I was just reading an article from a writer that I like in the San Francisco Chronicle and I had to reread it because I could barely believe my eyes:
It’s the same old spectacle, isn’t it? There they go, tossing around the health care reform issue like it didn’t affect millions of humans every single day, throwing in massive compromises and snags just so the GOP can fellate its pals in the insurance industry and a gaggle of aggrieved Democrats can get their egos fluffed and you still won’t be able to get a decent dental plan for your family.
But now, just for fun, let’s take it a step further. Or rather, darker. Let’s go ahead and step right onto one of those large, rusty nails sticking up from the senate floor, so painful as to make your stomach turn, a bit of your lunch jump back into your throat.
It’s a story from the dark political underbelly that makes you question the entire setup, rethink humanity, and lean out your window and scream: what the hell is wrong with these people? Who are they, really? Why do we give them power?
Here is freshman Minnesota senator Al Franken’s first-ever legislative action, a relatively simple, almost laughably surefire bill requiring the Pentagon no longer do business with any contractor — hi, Halliburton! — that requires its employees to agree that she cannot sue said contractor if she is, oh let’s just say, gang raped by its employees.
You read that right. It’s a can’t-sue-us-if-you’re-raped clause. In a U.S. government contract. Aimed squarely at Halliburton. Thanks, Dick Cheney!
First, you are required to get over your initial disgust that such legislation is even necessary, that such clauses even exist and that the Pentagon is already doing business with such contractors (hi, Halliburton/KBR!), and that there has already been a truly horrible case validating it, wherein a 20-year-old female employee was allegedly gang-raped by contractors, locked in a shipping container, abused every way from Sunday, and found out later she was unable to sue.
Let us pause to imagine if, say, Wal-Mart had such a clause. Or maybe Toys ‘R’ Us. Starbucks. Let us imagine the appalled outcry. But Halliburton? Dick Cheney’s vile little spitwad of shameless war profiteering? No problem. Hey, it’s Republican-endorsed military contracting. No one said it was ethical.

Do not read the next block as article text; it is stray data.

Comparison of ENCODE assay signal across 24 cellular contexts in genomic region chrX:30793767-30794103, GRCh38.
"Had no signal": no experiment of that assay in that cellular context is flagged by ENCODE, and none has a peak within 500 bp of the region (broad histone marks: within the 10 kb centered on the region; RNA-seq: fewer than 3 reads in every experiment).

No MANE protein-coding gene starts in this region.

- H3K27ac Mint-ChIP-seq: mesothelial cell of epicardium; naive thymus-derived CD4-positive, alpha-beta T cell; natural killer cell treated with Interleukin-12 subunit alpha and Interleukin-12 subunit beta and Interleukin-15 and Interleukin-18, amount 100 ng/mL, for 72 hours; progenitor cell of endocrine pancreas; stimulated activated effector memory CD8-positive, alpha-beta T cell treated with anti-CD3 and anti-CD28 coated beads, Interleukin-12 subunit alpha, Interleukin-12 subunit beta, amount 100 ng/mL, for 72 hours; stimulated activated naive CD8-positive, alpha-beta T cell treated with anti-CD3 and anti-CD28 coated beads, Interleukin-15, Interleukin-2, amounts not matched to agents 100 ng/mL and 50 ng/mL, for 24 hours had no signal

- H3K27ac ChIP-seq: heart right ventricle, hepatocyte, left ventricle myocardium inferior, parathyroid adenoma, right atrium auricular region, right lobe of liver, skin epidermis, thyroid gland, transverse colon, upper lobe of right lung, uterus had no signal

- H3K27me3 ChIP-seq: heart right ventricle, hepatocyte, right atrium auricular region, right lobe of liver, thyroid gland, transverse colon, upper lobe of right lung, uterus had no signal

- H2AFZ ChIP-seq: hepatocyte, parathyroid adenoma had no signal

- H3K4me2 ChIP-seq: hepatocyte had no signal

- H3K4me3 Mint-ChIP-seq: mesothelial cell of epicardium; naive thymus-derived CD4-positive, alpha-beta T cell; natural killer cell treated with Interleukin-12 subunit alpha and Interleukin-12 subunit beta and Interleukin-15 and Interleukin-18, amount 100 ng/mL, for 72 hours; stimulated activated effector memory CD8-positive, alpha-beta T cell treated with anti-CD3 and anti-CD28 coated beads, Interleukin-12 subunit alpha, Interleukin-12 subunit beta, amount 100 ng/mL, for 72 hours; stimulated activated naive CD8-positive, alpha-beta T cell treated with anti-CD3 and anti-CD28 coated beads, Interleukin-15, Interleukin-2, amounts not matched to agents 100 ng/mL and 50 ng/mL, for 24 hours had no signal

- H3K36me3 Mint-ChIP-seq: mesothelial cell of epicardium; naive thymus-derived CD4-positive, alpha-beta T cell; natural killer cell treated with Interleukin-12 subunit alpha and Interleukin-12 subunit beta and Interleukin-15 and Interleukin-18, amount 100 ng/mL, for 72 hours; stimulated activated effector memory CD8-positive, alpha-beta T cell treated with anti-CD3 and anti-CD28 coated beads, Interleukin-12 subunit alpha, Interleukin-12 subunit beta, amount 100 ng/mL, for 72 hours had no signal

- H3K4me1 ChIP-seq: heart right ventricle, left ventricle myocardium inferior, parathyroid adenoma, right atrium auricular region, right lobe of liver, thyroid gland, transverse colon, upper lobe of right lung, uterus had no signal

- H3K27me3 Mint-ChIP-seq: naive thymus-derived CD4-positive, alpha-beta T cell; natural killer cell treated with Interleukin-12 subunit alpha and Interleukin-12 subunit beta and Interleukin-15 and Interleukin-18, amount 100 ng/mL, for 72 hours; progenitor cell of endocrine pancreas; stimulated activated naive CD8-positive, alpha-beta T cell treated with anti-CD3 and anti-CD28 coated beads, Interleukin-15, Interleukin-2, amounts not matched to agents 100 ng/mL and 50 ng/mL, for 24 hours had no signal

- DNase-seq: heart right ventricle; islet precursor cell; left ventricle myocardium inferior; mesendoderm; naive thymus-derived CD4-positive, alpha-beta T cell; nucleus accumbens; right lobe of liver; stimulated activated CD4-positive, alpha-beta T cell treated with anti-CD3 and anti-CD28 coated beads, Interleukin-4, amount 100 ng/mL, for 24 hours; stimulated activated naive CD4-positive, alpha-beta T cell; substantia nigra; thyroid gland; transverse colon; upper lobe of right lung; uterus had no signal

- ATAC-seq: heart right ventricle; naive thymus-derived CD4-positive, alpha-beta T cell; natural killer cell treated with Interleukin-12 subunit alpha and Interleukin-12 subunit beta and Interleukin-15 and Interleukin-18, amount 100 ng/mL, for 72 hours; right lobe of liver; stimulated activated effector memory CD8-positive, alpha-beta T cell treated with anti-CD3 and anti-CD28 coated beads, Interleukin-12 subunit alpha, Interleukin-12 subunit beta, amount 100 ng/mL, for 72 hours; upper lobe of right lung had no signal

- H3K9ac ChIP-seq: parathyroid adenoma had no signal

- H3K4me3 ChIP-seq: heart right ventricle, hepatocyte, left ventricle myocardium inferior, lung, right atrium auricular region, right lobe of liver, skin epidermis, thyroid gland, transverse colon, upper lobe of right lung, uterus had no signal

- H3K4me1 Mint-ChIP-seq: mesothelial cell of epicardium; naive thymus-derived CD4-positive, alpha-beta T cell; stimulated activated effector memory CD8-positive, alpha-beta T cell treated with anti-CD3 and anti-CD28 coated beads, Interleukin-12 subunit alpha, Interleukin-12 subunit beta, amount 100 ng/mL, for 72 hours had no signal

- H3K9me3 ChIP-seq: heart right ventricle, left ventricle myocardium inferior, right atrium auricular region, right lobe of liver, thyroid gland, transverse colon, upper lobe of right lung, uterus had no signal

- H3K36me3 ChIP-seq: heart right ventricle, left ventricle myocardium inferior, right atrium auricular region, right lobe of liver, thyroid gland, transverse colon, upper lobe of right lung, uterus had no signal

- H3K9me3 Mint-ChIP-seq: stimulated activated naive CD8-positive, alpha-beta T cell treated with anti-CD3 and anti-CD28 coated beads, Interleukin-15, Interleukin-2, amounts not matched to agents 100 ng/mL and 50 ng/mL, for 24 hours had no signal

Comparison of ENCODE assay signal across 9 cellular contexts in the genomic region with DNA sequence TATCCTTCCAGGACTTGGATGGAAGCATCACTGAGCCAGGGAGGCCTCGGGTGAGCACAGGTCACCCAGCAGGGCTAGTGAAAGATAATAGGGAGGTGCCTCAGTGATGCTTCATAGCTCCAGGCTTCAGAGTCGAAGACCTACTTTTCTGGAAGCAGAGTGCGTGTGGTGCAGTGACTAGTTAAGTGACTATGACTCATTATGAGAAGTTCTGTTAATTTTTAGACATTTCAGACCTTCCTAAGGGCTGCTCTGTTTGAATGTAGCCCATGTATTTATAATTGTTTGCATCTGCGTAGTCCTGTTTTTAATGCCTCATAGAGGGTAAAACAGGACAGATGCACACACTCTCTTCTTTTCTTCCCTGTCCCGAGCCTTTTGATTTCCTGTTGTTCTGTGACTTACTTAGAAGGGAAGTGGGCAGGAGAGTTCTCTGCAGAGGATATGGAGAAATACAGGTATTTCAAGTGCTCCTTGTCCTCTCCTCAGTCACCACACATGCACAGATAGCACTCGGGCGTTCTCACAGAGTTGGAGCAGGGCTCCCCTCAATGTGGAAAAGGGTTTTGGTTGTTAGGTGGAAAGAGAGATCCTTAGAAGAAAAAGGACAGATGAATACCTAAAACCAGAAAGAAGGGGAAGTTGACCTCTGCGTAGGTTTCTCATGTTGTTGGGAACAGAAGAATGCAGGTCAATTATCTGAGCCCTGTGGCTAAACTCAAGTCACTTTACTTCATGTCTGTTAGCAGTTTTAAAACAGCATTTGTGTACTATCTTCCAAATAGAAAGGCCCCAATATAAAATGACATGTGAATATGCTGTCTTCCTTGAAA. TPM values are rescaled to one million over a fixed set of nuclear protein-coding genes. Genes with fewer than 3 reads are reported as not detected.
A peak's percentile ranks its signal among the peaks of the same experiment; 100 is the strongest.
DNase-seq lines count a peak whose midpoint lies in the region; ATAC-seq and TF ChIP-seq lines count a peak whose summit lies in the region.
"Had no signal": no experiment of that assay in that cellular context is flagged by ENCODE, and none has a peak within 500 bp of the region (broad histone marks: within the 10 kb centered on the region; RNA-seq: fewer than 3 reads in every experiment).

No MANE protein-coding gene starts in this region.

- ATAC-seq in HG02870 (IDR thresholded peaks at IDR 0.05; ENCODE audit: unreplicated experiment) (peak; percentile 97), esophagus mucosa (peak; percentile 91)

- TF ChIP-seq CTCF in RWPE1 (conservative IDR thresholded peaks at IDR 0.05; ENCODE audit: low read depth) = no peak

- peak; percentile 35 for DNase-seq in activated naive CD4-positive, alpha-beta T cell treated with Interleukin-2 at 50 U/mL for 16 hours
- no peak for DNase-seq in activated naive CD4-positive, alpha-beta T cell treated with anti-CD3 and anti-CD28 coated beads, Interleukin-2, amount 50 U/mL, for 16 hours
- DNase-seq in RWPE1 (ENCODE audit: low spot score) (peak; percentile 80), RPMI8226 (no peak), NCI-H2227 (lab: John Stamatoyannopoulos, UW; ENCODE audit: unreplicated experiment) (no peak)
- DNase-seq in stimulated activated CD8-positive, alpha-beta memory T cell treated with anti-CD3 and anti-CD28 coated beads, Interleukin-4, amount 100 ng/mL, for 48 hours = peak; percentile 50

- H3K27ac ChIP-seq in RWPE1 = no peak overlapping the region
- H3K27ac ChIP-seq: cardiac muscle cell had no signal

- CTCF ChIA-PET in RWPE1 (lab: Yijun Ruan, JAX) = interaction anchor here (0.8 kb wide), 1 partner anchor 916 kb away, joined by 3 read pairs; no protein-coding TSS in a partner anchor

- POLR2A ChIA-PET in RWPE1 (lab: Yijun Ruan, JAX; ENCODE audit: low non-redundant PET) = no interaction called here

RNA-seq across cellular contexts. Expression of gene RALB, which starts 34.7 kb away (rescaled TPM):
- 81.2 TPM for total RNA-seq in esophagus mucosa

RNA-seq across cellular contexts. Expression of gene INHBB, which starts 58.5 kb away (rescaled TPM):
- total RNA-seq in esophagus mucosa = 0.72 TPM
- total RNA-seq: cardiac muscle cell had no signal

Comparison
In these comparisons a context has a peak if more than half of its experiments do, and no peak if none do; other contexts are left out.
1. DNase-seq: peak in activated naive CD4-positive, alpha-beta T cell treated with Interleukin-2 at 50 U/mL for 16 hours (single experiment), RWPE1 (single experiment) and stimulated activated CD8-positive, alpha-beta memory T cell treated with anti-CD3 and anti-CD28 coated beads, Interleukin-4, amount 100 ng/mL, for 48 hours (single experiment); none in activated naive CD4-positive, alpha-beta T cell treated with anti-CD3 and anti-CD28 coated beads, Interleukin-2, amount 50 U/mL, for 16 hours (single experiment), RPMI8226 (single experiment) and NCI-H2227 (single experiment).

But that’s not most the repellant part. Ready?
The most repellant part is the 30 U.S. senators — Republicans each and every one — who just stepped forth to vote against the Franken amendment, essentially saying no, women should have no right to sue if they are sexually abused or gang raped, Halliburton and its ilk must be protected at all costs, and by the way we hereby welcome Satan into our rancid souls forevermore. God bless America.
Let us repeat, for clarity. Franken’s amendment passed with a vote of 68-30. Meaning 30 U.S. senators voted against the elimination of the rape/sue clause. Meghan McCain, call your dad. He’s one of them.
Here is where you try and do it. Here is where you bring in the filter mentioned above, try to figure out where to slot such wretched information, how to make even the slightest sense of it.
And then you discover a horrible truth: you can’t. Turns out, when faced with such vileness, all filters fail. All balance is thrown off. You thought you had some sort of way to process and attain perspective? You are proven wrong.
So perhaps all we can do is ponder how pathetic and sad these various senator’s lives must be, how these bitter old men will now go home at night and announce around the dinner table that, yes, today they worked very hard to help improve the welfare of the nation by essentially enabling rape and sexual abuse, tried their darndest to prevent women who’ve been viciously attacked from having much legal recourse. And lo, Satan will chuckle happily.
Then maybe these senators will try and hug their wives, or their daughters. And maybe, if there’s any justice in the universe, their wives and daughters will slap them as hard as humanly possible, lock them in a shipping container, and never let them touch them again.
P.S.; Would you like a complete list of these 30 senators’ names? Right here.
Geez… I can’t help but think what could have been if McCain and Palin had actually made it into the White House.